The standard format for an income statement is as follows: The cost of insurance, fuel, and maintenance for the trucks used to carry the bricks and mortar are indirect costs. While these costs are part of the product and are incurred in the process of generating revenues. They cannot be identified as belonging to a specific job or product. These indirect costs are also known as operating expenses or overhead. Operating expenses are listed under expenses in the profit and loss statement. Only the direct cost of the product is included in the calculation of cost of goods sold and margin.

ecogs on Energy COGS reduces energy costs

The COGS vary directly with the volume of goods produced and sold; for example, each sale adds to cost of sales. Operating expenses, on the other hand, are relatively fixed. The business will pay the same amount of rent and insurance whether 10 items or 100 items are sold.

The Importance of Energy COGS (Energy Cost of Goods Sold)

As stated earlier, historically, utility expenses such as electricity and heat are listed as operating expenses.  Furthermore, COGS varies directly with the volume of goods produced and sold.

However, the cost of electricity can also vary directly with the volume of goods produced and sold and be one of the top 3 costs a business incurs, along with labor and material costs. The idea was basically since a single electricity bill was received every month, it needed to be applied across the whole of the operation.  Not until the advent of technologies, such as PredictEnergy®, did the ability to allocate costs of electricity directly attributed to the production of a good or service become available.  Thus, the creation of the notion of energy cost of goods (COGS), or energy COGS.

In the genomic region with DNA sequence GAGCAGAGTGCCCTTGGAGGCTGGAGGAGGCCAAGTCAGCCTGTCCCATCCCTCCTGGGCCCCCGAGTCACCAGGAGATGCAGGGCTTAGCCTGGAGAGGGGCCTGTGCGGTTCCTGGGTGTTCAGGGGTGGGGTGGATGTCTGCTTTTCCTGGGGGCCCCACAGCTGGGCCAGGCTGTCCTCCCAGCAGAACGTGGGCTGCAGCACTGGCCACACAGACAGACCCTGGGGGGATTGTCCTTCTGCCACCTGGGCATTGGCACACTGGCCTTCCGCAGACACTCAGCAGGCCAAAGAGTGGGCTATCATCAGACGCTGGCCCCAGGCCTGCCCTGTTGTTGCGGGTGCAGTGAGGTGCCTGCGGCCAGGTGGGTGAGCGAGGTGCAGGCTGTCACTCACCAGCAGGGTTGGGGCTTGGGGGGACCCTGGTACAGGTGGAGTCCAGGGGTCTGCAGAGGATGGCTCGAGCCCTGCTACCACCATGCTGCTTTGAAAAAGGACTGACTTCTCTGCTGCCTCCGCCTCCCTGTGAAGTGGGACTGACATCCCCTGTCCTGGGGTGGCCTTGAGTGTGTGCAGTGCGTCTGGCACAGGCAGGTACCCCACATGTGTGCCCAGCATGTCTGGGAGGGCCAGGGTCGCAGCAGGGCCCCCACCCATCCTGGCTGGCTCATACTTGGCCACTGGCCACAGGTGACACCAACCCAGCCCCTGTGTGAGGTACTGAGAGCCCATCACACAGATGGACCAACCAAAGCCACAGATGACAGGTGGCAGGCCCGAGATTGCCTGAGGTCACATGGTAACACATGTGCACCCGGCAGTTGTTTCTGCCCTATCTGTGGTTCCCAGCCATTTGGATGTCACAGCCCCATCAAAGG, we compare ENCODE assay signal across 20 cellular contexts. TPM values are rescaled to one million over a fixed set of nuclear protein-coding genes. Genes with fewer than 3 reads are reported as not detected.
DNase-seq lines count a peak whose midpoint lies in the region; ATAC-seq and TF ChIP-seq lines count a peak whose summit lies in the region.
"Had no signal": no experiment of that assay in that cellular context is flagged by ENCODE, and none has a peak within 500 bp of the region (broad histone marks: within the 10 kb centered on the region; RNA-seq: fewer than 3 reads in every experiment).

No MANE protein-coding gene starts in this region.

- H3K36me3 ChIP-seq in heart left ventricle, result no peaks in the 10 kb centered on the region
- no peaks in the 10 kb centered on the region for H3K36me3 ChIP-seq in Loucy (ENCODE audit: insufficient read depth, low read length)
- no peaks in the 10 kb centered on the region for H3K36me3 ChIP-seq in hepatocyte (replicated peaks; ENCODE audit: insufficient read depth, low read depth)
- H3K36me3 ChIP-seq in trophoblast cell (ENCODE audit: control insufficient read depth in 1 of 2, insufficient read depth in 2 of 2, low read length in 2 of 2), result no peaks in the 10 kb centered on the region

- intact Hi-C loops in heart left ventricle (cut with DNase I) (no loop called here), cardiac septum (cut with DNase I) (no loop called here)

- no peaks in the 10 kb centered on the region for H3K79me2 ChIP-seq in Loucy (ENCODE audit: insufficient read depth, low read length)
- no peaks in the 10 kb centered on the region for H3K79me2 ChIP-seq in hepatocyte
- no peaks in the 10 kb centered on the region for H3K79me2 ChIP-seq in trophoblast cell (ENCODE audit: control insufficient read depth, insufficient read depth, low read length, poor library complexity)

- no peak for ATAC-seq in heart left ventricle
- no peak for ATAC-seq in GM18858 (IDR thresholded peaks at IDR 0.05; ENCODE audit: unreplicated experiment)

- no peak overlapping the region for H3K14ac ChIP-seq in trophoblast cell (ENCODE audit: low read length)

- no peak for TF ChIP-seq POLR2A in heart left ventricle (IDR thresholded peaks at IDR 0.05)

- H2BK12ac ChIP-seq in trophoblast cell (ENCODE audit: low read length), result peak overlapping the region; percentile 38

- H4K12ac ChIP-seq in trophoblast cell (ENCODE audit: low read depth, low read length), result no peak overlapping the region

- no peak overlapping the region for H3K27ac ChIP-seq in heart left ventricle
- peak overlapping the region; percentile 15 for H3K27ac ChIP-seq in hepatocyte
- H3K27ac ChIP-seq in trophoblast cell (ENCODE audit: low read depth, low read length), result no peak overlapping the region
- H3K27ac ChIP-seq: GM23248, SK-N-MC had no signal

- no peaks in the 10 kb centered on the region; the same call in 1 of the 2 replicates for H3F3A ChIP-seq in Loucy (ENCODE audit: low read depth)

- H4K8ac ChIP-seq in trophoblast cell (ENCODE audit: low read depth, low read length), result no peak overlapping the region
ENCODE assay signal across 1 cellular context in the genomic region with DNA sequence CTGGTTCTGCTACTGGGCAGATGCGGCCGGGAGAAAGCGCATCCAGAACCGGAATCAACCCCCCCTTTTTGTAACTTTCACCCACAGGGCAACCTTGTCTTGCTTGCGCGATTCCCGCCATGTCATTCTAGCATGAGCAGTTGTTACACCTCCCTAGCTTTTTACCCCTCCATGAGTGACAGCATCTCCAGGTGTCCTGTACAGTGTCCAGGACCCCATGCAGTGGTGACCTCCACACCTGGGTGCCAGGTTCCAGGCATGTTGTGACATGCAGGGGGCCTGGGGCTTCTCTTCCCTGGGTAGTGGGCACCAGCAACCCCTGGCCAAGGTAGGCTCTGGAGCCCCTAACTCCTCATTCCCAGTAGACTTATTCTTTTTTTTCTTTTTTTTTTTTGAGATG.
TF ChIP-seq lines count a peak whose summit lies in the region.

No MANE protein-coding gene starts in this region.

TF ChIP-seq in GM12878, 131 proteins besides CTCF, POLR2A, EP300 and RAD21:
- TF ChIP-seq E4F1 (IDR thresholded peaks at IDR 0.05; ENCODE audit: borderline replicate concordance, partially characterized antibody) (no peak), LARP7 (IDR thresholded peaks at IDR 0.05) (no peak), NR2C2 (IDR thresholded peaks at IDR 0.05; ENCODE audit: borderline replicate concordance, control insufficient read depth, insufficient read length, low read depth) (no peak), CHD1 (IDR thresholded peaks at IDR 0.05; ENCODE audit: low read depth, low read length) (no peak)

PredictEnergy® to the Rescue!

Energy COGS is simply the cost of electricity incurred to produce, move, and store each unit of goods and varies with the volume of production.  Therefore, it can easily be argued that it should be a component of COGs, if there were a means to measure and allocate it on a per unit basis.

PredictEnergy® provides the ability to perform this function.  A number of our clients have implemented PredictEnergy® in their businesses to know the energy cost on a per unit basis to produce, move, and store each individual SKU number.  Further, they have implemented management practices by creating energy cost KPIs (Key Performance Indicators) for applicable team members and have tied incentive pay to those KPIs.

By moving the cost of electricity above the gross margin line, businesses now have a more accurate and actionable picture of the cost of producing their goods, and its impact on gross margin. It is a standard management principle to control COGS as tightly as possible in order to maximize gross margin.  Typical management controls include enhanced and detailed reporting. As well as the creation of metrics to measure COGS performance. The creation of incentives for managers and floor supervisors to control waste and increase production.  Energy COGS gives you the ability to elevate electricity cost to this same level of scrutiny.